I love Rails. And Ruby too ! Though I must admit that learn OOP, Ruby and Rails all together, coming from years of mainframe programming with prehistoric languages, without a mentor and having only a few hours per week to devote, is a pretty demanding task ! It seems to me that the common real-life application chosen for tutorials and books is the "classical" shopping-cart-based online shop. This makes sense in the age of the new economy but there are many others business applications with different requirements. This is quick comparison of the two from my point of view. Online shops and similar: - many occasional users - simple and little structured data - users need to enter very few (and simple) data - users do quite simple searches - a winsome and highly distinguishable look & feel is very important Old style business app (invoicing, for instance): - few regular users - complex and highly structured data - users enter a huge amount of data - users need to do complex queries - user interface is very repetitive (basically three types of forms: search parameters, list, edit/enter data) - the cleaner UI the better but it should be rich of data-driver features (filter for, lookup of complex data-set, export, etc.) What this has to do with Rails I'm not sure but I dream of a super framework (based on Rails, of course) which would provide features like these: - a smart table helper (like http://www.movinfo.it/movtable/demo/, for instance, perhaps with less js and more ruby) - a model-aware user-friendly query builder - a built-in function to export query in xml or pdf - a model-aware lookup helper like the Browse link you can see at https://www2.hertz-europe.com/ And of course it should provide a built in user management (with roles and privileges), localization support, logs and alerts for the admins, etc. I know that many of these features are available as third-party helpers or plugins and the ones that don't exist can be quite easily (more or less :-) built from scratch using our powerful framework. But: - wheel reinvention is rarely a good option - I would like to concentrate on domain specific issues rather than built the next framework layer - I'm sure there are thousands of smart programmers that can do it much better than I could - I don't want to spend time to search, evaluate, integrate and debug a couple of dozens of third party extension Am I the only one who feels these needs ? Bruno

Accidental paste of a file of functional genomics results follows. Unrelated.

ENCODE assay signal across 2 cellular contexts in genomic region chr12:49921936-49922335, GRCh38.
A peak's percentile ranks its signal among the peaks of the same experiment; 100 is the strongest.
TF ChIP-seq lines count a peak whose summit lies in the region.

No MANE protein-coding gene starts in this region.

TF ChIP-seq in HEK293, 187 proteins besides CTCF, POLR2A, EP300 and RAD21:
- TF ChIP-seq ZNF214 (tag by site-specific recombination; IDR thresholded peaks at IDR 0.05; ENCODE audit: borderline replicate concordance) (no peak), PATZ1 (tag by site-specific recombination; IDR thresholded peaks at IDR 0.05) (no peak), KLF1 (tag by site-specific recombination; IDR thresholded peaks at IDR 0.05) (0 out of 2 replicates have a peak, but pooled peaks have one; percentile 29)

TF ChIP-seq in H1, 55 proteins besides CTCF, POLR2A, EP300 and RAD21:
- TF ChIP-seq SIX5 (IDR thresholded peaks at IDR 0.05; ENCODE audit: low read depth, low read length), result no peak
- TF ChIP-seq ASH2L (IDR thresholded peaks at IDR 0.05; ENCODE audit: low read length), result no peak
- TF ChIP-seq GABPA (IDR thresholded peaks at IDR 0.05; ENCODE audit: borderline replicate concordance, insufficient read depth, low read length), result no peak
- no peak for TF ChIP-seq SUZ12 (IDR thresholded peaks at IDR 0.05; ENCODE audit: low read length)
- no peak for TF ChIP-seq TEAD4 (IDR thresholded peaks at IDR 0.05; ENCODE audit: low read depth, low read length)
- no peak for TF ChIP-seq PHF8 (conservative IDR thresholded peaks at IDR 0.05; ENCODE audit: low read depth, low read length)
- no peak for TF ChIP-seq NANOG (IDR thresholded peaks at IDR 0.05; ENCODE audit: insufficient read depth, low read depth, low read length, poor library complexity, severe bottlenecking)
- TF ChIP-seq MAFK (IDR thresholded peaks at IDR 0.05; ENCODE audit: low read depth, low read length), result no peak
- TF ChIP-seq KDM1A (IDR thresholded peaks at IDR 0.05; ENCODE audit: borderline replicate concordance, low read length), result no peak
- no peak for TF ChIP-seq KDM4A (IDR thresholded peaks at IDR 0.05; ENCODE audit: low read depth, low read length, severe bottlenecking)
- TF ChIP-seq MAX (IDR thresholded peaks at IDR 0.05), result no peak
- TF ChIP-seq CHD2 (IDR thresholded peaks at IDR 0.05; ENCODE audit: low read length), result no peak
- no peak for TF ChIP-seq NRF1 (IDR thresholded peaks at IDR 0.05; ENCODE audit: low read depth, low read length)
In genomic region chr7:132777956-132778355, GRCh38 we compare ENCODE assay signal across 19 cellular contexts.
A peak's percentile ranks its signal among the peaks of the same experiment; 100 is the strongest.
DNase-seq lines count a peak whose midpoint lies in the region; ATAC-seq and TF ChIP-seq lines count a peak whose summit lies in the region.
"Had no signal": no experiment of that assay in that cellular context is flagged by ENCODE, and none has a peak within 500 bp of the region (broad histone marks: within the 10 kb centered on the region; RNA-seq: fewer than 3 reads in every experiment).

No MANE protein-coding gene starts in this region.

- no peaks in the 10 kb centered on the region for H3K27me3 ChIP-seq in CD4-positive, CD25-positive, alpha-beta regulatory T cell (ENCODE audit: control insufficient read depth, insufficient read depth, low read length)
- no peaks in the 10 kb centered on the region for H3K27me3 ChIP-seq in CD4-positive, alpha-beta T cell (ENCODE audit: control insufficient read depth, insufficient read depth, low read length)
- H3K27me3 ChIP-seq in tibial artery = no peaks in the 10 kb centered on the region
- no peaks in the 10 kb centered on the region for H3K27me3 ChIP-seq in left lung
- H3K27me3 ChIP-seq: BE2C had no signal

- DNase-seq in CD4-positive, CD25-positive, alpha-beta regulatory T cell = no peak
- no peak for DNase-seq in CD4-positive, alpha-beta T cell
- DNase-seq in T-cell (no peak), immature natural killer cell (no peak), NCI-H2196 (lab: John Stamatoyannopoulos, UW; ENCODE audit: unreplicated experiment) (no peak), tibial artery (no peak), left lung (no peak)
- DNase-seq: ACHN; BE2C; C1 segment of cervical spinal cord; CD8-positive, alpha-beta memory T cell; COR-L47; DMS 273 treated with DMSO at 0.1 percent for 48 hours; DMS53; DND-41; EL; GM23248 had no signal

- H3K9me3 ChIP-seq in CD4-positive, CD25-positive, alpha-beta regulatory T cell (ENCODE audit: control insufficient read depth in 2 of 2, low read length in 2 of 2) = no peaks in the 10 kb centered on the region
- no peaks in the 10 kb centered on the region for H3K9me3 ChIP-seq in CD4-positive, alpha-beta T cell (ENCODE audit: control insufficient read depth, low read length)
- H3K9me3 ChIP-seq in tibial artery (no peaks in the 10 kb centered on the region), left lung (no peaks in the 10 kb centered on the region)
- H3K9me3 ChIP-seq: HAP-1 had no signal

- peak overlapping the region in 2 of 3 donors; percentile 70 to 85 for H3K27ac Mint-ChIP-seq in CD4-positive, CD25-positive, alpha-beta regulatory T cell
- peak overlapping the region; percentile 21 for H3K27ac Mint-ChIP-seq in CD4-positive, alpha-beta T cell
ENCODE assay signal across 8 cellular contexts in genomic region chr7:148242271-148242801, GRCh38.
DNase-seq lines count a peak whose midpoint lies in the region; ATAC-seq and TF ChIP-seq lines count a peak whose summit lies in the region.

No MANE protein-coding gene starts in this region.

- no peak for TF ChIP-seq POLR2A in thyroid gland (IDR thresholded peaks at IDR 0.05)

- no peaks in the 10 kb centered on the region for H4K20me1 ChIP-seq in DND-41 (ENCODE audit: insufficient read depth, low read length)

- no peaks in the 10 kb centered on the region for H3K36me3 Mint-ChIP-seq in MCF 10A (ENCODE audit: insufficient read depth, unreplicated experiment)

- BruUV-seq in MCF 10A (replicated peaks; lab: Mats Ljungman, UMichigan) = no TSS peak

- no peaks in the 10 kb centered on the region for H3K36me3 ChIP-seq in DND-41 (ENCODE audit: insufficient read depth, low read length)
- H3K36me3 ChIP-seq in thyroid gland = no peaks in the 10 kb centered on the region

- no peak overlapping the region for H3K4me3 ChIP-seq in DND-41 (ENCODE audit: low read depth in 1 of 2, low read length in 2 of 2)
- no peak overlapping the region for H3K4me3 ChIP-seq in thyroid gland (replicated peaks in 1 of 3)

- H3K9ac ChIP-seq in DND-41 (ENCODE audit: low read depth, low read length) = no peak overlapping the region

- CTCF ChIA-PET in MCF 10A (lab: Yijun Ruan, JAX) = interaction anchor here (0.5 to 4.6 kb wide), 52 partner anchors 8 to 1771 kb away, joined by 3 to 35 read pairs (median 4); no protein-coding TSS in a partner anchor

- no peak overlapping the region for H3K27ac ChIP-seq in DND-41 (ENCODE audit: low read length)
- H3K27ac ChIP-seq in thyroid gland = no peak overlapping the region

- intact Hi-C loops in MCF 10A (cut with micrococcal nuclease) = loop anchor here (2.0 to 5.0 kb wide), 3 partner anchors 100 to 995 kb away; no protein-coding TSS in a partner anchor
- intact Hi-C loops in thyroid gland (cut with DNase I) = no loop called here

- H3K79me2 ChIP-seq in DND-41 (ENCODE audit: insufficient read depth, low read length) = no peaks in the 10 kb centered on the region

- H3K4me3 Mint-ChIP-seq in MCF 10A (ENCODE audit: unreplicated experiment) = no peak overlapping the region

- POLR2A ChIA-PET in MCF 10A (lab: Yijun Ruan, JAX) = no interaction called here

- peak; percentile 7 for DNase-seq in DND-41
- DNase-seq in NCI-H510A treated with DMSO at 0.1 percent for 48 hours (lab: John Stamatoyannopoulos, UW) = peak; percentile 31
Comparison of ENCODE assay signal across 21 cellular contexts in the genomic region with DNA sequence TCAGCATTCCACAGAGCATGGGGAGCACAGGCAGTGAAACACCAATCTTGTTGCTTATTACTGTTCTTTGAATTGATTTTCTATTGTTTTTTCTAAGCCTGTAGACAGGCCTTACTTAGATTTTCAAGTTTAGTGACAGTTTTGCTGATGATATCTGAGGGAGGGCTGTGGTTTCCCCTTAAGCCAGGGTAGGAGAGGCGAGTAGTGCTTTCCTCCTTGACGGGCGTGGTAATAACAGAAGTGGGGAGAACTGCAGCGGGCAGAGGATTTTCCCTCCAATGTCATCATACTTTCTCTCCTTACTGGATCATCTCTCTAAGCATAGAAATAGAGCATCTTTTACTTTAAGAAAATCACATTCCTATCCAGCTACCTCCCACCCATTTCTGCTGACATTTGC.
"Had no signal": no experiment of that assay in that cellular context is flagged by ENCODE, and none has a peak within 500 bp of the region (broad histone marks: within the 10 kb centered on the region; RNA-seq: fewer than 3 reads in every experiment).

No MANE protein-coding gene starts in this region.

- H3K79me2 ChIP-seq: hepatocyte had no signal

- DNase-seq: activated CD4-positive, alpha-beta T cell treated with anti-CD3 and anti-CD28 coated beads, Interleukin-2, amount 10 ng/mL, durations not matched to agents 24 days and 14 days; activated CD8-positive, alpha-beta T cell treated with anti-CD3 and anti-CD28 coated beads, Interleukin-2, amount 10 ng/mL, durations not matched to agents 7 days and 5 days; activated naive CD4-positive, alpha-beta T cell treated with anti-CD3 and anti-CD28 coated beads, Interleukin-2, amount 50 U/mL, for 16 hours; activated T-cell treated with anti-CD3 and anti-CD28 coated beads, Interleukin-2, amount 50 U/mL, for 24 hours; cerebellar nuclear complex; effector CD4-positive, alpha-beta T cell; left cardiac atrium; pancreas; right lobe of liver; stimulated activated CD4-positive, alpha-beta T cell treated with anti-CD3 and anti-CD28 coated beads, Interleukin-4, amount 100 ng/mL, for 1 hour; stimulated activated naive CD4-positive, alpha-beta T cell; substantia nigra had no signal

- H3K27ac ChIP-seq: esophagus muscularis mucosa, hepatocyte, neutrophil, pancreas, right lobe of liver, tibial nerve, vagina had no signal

on 2007-03-10 11:17
on 2007-03-11 06:16
> coming from years of mainframe programming with prehistoric languages, > without a mentor and having only a few hours per week to devote, is a > pretty demanding task ! Mentor can come in different ways, as a book as someone who replies to you on a mailing list, blogs etc. So there is no excuse of not having a mentor. You must seek mentors and find one, it is your responsibility. If it was easy the hefty pay for talented Ruby programmers will be thing of past. This makes sense in the age of the new economy but there are many > others business applications with different requirements. Knowing how to use the framework is different from knowing how to solve business problems. You need solid understanding of OOAD concepts. Check out http://guide.zepho.com/version1. I have read more than 50 books on OOAD and that book was the result of making complicated concepts easy to understand for anyone. > - a winsome and highly distinguishable look & feel is very important You need to learn how to walk before you can run. I agree most of the books are pedagogical in nature. Those who are doing real-world projects are too busy to write books. There are few books like Money Train which is based on a real project.
on 2007-03-11 17:50
Thank you for your answer. Any suggestion is really very welcome though my scanty attempts on the way of evolution were not the central point of my post. I see a huge number of business applications still working on green screen terminals. I'm convinced that the effort to migrate them to the http paradise could be greatly reduced with the help of a Rails-based-business-app framework. Many of them differ a lot from the business point of view nonetheless their user interface could be easily modeled into standard forms. I simply feel the need of a higher level of abstraction mainly on the V side of MVC (plus, perhaps, some more built-in house-keeping features). This is my dream for the next version of Rails. What's your ?